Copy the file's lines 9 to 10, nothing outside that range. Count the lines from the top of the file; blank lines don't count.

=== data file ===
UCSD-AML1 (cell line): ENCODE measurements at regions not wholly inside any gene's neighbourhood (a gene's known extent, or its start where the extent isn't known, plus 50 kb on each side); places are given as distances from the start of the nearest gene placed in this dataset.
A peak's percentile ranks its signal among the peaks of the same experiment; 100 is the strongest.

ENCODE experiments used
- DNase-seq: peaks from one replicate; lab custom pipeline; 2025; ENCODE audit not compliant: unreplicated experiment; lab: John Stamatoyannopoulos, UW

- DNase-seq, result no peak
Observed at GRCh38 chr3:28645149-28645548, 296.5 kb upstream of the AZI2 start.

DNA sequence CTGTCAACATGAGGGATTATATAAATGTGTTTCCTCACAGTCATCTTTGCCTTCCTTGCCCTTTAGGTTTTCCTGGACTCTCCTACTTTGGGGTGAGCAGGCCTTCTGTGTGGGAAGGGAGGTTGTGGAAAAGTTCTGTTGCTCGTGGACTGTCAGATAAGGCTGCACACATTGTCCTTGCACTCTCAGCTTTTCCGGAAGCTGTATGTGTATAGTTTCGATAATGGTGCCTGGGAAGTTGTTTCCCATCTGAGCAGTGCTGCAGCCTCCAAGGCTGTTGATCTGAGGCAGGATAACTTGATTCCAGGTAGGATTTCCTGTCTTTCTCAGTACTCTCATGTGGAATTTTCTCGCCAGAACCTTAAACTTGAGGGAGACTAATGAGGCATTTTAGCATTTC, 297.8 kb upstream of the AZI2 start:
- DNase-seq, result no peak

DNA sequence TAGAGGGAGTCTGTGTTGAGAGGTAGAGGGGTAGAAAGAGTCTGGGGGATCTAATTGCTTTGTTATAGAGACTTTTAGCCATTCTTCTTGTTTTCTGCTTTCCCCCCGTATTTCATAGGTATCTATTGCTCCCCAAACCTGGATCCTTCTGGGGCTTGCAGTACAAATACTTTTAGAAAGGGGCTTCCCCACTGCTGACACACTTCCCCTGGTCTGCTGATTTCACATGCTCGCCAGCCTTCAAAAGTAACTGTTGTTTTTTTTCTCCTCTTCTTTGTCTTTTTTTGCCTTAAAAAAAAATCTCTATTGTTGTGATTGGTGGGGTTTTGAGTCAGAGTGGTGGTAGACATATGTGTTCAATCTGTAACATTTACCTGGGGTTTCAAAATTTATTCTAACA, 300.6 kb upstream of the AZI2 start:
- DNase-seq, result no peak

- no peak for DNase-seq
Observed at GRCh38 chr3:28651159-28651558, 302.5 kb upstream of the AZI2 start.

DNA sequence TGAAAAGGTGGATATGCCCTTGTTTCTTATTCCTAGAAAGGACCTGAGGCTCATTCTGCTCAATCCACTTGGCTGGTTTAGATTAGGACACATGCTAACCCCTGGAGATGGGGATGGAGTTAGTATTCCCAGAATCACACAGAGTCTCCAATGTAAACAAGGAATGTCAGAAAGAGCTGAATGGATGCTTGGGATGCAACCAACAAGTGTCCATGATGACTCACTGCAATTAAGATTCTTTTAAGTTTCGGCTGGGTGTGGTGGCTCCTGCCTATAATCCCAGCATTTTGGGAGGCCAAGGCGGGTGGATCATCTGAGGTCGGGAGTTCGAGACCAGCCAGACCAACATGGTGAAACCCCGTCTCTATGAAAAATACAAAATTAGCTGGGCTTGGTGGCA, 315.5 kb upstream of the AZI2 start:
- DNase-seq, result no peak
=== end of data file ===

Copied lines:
DNA sequence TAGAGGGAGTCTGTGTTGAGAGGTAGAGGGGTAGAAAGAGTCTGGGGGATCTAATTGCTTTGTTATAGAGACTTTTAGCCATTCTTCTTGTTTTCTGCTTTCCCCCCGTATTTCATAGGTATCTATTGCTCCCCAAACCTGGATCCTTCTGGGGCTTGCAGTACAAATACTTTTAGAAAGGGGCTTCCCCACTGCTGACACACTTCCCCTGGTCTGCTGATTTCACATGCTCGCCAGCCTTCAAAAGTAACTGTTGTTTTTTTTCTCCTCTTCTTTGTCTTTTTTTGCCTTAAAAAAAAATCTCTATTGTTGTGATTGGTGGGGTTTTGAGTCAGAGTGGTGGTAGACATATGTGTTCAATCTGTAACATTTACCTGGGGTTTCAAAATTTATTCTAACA, 300.6 kb upstream of the AZI2 start:
- DNase-seq, result no peak